Feminism and Political History

Article excerpt

Introduction

Traditional political history told stories about men and masculine actions performed within narrowly defined political institutions. Political historians equated politics with parliaments and (mainly male) parliamentarians, and thus overlooked political activities that fell outside these parameters. Beginning in the early 1970s, this view of political history was challenged, first by feminist attention to "women's history" and later by the "gender turn" in the social sciences and humanities. In seeking to make visible women's political activities outside conventional masculine institutions, feminist scholarship revised scholarly understandings of what constitutes politics. It thus played an important role in widening the scope of political history, discussed elsewhere in this special issue. With the development of more sophisticated conceptual approaches in the late 1980s and early 1990s, feminist scholars demonstrated the significant place of gender in political discourse and knowledge. Gender was relevant even in high politics and in spaces in which women were absent, as men were also scrutinised as gendered subjects. Feminist work has made rich contributions to key areas of interest for political historians, including political culture; activism and mass protest; nationalism, national identity and nation building; citizenship; the state; and public policy. Feminist histories have been particularly adept in exploring the links between politics and culture, and in uncovering the intersections between the "public" sphere, associated with masculine action, and the feminine "private" sphere, in a manner which critiques and problematises any stark division between the two.

Nevertheless, the influence of feminist scholarship on political history as a narrowly defined field has been less than transformative. While feminist scholars have engaged extensively in work that has enriched understandings of politics and political history, they have often done so from outside the recognised field of political history, and are not identified as "political historians", due in part to the interdisciplinarity of feminist scholarship. This article traces the contributions of feminist scholarship to political history and the reasons these are not always acknowledged, then goes on to consider why recognised political historians--those concerned with mainstream politics-tend not to incorporate gender analysis and insight into their work. It argues that despite the rich potential of political history as a province for feminist analysis, work undertaken within this discrete field often remains blind to feminist perspectives, indicating the enduring influence of restrictive conceptions of politics.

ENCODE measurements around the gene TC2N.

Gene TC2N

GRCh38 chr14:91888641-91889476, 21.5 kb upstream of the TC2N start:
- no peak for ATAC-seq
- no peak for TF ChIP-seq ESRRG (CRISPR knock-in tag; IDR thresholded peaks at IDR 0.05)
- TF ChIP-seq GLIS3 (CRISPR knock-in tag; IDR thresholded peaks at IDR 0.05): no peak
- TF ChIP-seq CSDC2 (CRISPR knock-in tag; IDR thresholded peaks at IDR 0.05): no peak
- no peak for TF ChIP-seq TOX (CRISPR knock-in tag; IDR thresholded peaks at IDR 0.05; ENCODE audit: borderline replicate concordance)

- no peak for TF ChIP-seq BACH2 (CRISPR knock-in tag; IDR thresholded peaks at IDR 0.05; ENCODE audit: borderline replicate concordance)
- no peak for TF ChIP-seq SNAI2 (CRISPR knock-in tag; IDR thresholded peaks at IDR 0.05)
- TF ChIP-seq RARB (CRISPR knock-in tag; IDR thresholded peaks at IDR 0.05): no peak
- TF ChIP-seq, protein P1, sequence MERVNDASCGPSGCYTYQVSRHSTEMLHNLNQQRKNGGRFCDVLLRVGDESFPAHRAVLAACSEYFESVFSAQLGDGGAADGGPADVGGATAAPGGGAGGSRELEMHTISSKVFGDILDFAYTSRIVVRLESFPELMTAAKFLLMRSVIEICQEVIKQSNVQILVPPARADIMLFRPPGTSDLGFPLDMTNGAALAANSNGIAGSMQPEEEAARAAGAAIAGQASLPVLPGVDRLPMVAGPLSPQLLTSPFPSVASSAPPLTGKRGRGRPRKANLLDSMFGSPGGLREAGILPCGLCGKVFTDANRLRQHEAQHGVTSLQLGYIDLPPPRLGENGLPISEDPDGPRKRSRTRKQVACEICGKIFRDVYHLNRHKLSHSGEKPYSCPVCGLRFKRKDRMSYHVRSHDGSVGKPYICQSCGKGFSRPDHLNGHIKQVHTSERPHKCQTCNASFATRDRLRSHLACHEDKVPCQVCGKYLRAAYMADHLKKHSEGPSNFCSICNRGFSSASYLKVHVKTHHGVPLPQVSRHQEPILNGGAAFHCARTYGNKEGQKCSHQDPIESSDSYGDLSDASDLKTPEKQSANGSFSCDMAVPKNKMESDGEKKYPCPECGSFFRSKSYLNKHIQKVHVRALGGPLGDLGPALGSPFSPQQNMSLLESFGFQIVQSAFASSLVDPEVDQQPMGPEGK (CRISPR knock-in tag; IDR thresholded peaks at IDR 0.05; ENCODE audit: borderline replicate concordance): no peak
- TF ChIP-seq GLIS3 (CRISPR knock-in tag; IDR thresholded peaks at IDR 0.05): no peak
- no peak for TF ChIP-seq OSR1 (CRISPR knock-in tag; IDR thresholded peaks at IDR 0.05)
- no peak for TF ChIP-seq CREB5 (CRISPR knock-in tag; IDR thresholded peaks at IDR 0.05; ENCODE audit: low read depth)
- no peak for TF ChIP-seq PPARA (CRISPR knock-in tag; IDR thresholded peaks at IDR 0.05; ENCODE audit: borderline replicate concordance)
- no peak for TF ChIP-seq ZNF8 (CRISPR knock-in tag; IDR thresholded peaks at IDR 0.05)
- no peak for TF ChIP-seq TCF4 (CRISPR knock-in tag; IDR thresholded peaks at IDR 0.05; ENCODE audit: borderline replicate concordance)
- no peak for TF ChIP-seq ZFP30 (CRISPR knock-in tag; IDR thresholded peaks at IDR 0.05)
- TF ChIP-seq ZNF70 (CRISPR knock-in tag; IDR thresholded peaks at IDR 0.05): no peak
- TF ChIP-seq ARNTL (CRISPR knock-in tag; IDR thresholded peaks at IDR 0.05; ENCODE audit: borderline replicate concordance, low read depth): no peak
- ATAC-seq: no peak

Feminism, the "Gender Turn" and Australian History

The "second wave" of feminist activism saw significant challenges to male-dominated political, social, and cultural structures. Feminism was a driving force in forging new styles of political action and new scholarly understandings of the definition of "politics" and the nature of power. (1) Traditional conceptions of politics focused narrowly on the formal organisation of power in society. The feminist slogan "the personal is political" represented a challenge both to conventional definitions of politics and to socialist/radical understandings of politics that focused on contestations between capital and labour. (2) It forged an understanding--long before anyone cited Foucault--of the ubiquitous, dispersed nature of power and the "political" nature of power relationships in all areas of society including workplaces, trade unions and the family. Feminist scholars continue to politicise a wide range of experiences: "feminist scholarship" is not a homogenous category but points to a very diverse and evolving field encompassing a range of different approaches and concerns, and has included engagements with questions of race, class and sexuality that have problematised the category "woman". …